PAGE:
As regards some of the individual provisions, I see a plain objection in principle to the notion of compulsion in the matter of recognising trades unions. I do not share the Government's obsession with introducing democracy into every human activity. Because democracy is rightly regarded as a bastion against tyranny, I do not see that more democracy necessarily makes life better. If one thinks of the sheer ineptitude of government actions, the anomalies, unfairness, and time consuming expense of government, surely a lesson might be learnt that we do not want to democratise everything. Also, the trades unions experts must have known that the bogus democratisation of the trades unions did not serve them well in the long term. More accountability is needed, not more democracy.

The Government's own dislike of accountability is seen by their habit of bypassing Parliament. As has been said again and again, huge tracts of the Bill are subject to secondary legislation. That point will obviously arise again. Perhaps I may say to the Minister that if he looks carefully at this and listens to the anxieties we have expressed about secondary legislation, the Bill will have a much easier ride through Parliament.

The hostility to compulsory trades union recognition goes beyond the principle. I very much fear that there will a souring of industrial relations on the road to it.

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Already there are reports of trades unions drawing up hit lists of companies to target. That is hardly conducive to fostering a spirit of partnership.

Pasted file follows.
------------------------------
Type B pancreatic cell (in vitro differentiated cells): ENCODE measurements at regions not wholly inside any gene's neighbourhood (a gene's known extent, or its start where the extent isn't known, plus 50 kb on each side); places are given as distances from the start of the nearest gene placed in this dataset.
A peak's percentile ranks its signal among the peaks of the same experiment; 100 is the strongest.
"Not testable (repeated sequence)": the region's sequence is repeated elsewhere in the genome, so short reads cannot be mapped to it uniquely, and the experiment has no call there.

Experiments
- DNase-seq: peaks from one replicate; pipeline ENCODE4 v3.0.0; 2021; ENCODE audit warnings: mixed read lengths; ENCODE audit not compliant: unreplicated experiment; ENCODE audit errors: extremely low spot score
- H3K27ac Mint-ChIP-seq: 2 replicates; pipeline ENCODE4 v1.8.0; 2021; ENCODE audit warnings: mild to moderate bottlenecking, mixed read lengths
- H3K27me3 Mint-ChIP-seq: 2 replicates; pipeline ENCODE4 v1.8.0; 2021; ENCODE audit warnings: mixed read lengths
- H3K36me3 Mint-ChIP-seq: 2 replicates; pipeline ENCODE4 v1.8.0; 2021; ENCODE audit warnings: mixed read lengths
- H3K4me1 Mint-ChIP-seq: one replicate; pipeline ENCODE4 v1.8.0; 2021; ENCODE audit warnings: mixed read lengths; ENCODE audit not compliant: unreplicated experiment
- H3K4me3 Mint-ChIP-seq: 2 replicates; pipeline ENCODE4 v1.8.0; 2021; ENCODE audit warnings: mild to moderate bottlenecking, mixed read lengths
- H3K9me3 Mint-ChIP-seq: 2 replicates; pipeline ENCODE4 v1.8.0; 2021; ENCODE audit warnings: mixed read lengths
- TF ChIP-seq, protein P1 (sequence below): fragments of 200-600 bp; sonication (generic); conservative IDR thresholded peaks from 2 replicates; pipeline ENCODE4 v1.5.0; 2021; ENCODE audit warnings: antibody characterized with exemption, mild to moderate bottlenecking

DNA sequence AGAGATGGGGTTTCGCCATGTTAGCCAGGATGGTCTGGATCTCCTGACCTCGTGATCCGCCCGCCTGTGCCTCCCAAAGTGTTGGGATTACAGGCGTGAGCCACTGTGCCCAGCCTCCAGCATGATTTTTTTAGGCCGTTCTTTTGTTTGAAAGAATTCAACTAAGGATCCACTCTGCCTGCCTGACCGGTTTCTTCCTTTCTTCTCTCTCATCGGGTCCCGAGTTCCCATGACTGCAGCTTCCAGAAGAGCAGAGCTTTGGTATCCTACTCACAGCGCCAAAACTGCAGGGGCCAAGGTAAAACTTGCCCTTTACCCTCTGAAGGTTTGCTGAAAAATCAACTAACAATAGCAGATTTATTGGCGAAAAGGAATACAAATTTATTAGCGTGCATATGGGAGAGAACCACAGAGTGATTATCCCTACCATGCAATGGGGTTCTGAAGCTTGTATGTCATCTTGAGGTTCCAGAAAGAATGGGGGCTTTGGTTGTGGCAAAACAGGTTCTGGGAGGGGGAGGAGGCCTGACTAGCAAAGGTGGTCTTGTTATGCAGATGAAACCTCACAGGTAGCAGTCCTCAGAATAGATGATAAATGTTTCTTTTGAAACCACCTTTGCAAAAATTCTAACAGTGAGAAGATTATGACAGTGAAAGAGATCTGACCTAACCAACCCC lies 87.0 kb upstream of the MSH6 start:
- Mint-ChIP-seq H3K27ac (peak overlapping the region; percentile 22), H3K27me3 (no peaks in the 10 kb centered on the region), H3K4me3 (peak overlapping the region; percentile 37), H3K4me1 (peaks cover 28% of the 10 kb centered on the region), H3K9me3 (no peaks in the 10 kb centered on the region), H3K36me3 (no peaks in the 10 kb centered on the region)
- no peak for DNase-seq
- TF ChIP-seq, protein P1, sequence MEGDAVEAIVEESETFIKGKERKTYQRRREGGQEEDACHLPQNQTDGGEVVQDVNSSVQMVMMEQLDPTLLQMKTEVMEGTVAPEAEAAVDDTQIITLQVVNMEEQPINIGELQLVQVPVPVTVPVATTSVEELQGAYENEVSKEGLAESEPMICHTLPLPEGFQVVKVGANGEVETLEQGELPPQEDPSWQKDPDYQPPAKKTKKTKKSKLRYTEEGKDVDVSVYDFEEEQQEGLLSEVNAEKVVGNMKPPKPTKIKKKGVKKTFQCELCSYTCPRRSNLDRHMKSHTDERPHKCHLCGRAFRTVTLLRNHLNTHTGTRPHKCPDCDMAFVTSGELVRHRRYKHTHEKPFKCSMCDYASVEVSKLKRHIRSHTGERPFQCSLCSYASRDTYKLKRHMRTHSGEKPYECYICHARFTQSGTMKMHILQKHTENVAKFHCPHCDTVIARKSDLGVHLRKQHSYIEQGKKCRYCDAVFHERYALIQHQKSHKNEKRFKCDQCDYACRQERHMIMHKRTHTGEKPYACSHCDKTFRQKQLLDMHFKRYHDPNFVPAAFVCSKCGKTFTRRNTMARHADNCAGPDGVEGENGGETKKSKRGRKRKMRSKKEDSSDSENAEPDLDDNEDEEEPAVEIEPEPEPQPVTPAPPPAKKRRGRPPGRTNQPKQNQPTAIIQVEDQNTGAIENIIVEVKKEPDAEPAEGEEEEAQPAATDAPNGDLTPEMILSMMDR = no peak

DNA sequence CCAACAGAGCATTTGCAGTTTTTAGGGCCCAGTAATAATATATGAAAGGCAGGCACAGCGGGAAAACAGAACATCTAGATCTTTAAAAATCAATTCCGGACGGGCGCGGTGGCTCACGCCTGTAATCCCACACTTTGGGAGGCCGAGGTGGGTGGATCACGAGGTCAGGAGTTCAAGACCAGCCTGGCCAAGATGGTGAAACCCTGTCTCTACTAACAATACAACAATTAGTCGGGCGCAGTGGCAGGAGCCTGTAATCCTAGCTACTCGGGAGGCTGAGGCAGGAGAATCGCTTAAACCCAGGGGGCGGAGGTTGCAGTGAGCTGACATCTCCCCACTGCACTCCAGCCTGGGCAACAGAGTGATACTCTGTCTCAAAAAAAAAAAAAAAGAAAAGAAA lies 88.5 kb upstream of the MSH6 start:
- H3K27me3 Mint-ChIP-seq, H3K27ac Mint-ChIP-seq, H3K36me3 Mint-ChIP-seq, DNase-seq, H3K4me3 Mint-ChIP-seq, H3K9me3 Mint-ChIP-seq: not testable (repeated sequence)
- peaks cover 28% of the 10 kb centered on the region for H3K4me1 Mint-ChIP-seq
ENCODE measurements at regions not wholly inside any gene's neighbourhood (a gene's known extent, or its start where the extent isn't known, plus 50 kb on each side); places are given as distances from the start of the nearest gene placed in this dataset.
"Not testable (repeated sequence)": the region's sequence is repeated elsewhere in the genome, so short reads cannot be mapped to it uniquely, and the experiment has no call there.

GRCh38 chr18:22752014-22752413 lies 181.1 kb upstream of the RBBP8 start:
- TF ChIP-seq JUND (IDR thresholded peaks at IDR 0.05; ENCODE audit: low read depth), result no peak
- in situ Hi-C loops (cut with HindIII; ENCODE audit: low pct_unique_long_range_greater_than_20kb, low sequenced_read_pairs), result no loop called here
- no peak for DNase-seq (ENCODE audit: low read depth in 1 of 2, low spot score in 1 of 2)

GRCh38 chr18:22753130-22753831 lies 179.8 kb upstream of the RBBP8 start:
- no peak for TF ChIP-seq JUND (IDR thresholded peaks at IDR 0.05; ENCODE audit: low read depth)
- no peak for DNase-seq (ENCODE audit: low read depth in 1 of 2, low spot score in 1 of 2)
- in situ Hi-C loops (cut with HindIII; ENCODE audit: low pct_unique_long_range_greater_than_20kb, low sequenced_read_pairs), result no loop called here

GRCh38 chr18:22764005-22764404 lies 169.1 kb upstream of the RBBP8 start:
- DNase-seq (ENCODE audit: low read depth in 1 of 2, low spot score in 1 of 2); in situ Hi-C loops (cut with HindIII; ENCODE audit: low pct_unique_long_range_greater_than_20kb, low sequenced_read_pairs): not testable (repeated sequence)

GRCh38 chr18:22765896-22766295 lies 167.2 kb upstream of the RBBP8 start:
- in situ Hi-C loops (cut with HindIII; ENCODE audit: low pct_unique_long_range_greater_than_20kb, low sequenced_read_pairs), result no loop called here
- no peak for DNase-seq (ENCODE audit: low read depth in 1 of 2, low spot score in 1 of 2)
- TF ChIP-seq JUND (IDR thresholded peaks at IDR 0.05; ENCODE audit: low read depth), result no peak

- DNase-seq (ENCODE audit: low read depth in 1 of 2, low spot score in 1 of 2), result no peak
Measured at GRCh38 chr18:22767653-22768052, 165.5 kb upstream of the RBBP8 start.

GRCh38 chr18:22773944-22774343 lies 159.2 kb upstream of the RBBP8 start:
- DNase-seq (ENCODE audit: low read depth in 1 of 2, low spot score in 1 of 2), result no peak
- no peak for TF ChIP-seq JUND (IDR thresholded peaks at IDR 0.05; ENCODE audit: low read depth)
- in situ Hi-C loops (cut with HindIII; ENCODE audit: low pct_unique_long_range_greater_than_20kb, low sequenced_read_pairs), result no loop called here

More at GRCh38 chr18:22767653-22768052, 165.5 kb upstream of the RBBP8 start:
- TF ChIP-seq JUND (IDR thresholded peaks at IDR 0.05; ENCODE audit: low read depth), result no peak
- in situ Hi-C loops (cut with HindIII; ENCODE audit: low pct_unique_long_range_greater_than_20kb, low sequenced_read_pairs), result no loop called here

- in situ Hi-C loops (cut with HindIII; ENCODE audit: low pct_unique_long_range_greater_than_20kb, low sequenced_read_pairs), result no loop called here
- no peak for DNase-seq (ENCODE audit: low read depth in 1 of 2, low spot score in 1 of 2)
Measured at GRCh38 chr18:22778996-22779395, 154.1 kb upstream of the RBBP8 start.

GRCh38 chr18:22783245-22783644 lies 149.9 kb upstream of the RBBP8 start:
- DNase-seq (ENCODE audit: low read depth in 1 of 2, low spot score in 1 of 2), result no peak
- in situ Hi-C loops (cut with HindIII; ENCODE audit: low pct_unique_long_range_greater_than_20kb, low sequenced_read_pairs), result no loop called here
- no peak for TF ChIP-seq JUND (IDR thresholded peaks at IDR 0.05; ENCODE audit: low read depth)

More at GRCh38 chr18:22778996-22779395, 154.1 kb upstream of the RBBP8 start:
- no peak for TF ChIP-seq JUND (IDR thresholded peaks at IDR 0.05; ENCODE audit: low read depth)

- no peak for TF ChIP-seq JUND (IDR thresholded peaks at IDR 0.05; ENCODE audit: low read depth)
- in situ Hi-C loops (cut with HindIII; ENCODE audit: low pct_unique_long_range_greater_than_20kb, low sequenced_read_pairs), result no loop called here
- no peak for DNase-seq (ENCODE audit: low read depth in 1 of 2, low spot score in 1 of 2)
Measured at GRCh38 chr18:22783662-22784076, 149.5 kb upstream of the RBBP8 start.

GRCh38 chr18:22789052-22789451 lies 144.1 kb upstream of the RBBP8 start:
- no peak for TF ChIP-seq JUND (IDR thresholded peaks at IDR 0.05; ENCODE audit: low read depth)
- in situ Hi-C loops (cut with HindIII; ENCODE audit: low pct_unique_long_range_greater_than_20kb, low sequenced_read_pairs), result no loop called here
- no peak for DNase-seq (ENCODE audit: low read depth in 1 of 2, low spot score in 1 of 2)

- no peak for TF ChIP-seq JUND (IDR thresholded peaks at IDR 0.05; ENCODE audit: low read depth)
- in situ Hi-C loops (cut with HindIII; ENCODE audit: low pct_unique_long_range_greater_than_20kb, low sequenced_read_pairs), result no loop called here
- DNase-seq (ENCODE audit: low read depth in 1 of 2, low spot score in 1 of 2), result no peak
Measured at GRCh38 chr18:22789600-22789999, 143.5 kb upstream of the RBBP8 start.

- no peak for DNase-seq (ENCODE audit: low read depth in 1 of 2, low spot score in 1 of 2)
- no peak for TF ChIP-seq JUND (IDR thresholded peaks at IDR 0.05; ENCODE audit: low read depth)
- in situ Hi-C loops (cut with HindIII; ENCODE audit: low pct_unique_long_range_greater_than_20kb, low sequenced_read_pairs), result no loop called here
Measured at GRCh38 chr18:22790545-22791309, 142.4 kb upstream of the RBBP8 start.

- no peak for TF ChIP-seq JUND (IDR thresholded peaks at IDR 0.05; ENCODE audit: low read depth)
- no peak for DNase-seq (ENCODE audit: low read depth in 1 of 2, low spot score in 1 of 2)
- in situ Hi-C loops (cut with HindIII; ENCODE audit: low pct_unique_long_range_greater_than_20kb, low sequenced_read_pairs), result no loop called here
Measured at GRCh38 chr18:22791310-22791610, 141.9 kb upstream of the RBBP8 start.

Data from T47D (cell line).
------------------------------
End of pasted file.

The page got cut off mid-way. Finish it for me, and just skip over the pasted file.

The famous Clause 26 has been mentioned. I believe that it is a dreadful, really iniquitous clause. It would send a wonderful signal to your Lordships' House if the noble Lord, Lord McIntosh, said in his winding-up speech that that clause should be looked at again. I sometimes tell my children that one of the most frightening phrases in the English language is, "A Minister may from time to time decide". That is a sort of prelude to a total loss of freedom. I hope that will be challenged, and challenged successfully.

Like other noble Lords, I am concerned at the provisions in the Bill which are alleged to be no more than complying with EC directives. Where the Government are trying to gold plate directives, that should be discussed. I am not against gold plating in principle. I do not see why one should not sometimes improve on what has been done by the European Community on such matters. I should like to see a little more originality in the way in which we deal with our labour forces. However, I believe such matters need challenging and explanation. We shall certainly need a definition of "the domestic incident".

I conclude by saying that as there are good and bad employers, so there are good and bad employees. Every workforce with a score or more people will have somebody who will seek to exploit their company for their own gain. That is human nature. We cannot change it or legislate against it. The Bill offers no protection against such abuse. It is not only the employer who needs protection. As often as not it is the fellow worker who needs protection from the unscrupulous worker. This is especially so when we introduce, as many of us do, profit sharing schemes. It occurred to me during the debate that I should compile a list so that, in this new spirit of openness, I can tell my workforce of the Bills the Government are sending them. They can then write to the Government and ask for explanations when their profits are reduced and their shares of the profits go down.